Labour Reform: Input Not Limited to Labour Types
Once-in-a-generation consultations underway in Ontario could lead to sweeping changes in the way the province regulates work. Earlier this year, Kathleen Wynne’s Liberals appointed two labour experts — former Ontario Superior Court judge John C. Murray and labour lawyer Michael Mitchell — to make recommendations about how to protect vulnerable workers in the twenty-first century.
Reforms are needed, because the current regulatory regime — the Employment Standards Act and the Labour Relations Act — was designed in an era before the rise of precarious service work, contract and temporary assignments, self-employment and paid labour in homes. These often come with unpredictable part-time hours, lack of job security, and no access to traditional benefits.
The Changing Workplace Review (as it’s called) is hearing from people across the province. Its first day of hearings, held in Toronto in June, was dominated by those whose professional or activist lives focus on labour and employment issues: the Workers Action Centre, the 15 For Fairness Campaign, and various unions and professional.
There is also an opportunity for those with expertise outside of labour and employment to have their voices heard. Anyone can contribute, and it would be shame if the opportunity were missed.
For instance, the Association of Ontario Health Centres made a presentation to the panel in June. They called for reforms, but focussed their submissions on the intersection of health care and work.
There’s no doubt that health and labour are related. And the Association of Ontario Health Centres isn’t the only health organization with ideas. The Ontario Medical Association, for example, is concerned about employees who show up to work even when they are sick, who increase the speed and seriousness of outbreaks. Last winter, the OMA also asked employers to stop asking for doctor’s notes for routine absences from colds and flus.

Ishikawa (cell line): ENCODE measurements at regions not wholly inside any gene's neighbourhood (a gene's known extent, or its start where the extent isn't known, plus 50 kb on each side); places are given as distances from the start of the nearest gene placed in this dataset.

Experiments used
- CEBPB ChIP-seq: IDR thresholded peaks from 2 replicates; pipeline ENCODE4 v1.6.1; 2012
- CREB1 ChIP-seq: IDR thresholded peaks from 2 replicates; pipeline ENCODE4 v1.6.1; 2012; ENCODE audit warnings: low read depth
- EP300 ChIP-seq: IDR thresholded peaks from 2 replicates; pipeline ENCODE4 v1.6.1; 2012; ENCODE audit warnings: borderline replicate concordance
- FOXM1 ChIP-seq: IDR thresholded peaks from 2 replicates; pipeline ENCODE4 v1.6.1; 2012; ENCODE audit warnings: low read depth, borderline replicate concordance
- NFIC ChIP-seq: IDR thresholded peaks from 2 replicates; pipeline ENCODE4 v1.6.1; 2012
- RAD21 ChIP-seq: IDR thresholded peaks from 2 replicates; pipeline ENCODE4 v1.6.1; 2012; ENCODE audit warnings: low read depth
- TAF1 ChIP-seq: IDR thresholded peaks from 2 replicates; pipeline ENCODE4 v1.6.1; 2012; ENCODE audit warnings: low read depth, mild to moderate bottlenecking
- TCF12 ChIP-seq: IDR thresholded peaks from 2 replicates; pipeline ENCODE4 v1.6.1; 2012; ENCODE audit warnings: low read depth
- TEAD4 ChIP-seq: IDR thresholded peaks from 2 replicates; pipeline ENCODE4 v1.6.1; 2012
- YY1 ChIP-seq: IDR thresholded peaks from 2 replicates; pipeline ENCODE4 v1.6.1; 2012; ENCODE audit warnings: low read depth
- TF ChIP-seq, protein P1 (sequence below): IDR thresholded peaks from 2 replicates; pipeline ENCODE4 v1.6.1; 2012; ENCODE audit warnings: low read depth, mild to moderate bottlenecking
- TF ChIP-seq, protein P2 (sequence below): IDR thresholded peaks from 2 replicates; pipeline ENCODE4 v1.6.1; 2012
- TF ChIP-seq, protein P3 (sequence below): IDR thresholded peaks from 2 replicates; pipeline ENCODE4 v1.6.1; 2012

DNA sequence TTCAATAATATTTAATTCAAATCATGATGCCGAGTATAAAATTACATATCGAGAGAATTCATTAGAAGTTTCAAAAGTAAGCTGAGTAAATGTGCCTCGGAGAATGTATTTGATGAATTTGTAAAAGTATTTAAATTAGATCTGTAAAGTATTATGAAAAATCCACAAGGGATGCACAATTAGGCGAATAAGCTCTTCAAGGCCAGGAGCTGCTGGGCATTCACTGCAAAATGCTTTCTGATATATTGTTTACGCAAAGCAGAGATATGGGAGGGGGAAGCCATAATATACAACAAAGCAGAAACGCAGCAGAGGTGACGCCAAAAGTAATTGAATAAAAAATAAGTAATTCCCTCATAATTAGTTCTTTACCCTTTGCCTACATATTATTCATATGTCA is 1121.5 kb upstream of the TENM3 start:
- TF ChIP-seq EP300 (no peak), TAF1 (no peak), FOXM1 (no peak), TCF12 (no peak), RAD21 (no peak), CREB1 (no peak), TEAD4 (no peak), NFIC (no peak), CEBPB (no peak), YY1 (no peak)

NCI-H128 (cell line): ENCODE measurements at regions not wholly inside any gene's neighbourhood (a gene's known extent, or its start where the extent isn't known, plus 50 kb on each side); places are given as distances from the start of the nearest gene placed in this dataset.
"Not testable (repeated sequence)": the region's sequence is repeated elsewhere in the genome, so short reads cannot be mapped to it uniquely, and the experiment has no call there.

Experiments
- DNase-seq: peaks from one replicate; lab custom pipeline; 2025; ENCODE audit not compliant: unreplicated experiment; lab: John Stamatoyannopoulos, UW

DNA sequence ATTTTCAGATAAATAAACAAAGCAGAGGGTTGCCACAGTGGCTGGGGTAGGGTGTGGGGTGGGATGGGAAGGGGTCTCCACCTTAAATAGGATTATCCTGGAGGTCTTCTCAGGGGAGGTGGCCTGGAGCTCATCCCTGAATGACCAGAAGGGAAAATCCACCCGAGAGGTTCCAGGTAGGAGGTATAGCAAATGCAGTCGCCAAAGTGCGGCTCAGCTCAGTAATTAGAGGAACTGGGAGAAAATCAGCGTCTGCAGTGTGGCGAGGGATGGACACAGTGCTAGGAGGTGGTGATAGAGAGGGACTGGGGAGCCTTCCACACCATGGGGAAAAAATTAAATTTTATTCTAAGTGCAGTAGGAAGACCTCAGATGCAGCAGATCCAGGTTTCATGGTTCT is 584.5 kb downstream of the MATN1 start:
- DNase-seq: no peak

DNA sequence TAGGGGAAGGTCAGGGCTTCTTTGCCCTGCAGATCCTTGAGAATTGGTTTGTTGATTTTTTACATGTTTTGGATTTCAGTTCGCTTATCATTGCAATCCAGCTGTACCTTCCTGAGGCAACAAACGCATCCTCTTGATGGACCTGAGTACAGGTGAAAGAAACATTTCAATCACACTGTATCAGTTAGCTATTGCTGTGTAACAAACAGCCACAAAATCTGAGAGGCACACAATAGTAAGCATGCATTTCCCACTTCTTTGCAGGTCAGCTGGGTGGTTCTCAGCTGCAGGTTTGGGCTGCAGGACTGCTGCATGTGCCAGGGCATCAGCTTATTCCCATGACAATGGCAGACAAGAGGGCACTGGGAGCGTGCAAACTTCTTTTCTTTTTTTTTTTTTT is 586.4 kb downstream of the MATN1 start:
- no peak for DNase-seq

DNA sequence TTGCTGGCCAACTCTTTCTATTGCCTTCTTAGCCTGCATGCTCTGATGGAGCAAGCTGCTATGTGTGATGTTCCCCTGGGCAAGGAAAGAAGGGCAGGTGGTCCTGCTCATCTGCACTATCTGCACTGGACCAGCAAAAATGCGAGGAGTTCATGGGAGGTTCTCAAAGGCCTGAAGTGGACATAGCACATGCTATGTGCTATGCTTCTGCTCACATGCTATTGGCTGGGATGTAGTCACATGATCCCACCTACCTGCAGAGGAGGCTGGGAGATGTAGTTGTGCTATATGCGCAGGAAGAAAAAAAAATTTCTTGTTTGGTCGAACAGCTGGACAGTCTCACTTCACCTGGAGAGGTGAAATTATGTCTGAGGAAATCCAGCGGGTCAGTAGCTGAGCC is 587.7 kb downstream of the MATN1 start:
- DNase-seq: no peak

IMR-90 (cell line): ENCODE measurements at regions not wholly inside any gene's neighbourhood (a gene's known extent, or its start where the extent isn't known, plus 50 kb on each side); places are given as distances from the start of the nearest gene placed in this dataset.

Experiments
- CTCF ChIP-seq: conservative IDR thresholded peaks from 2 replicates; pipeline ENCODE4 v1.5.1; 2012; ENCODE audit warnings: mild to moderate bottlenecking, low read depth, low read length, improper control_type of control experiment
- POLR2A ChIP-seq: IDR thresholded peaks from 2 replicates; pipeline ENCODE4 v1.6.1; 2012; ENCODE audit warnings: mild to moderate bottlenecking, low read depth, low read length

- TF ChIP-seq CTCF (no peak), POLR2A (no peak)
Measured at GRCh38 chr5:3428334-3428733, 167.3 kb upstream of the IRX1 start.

The ESA could easily be amended to regulate such circumstances. Without such regulation, labour adjudicators have typically found that doctor’s notes (and sometimes more detailed medical information) are fair game for employers, depending on the duration of the illness and the complexity of the accommodations or benefits requested by the employee. It’s a sliding scale, balancing the employer’s need to know against the employee’s privacy.
But of course, without regulations, employers have no clear guidance on what is acceptable, and employees have little leverage to say no.
The participation of medical experts is a potentially useful intervention in the Changing Workplace Review. It will be interesting to see what other groups of non-lawyers and non-labour specialists enter the debate.
In addition to hearings, the panel is accepting public input in writing until September 18, 2015. Submissions can be sent to the panel by:
Mail: Changing Workplaces Review
Employment Labour and Corporate Policy Branch,
Ministry of Labour
400 University Ave., 12th Floor
Toronto, ON M7A 1T7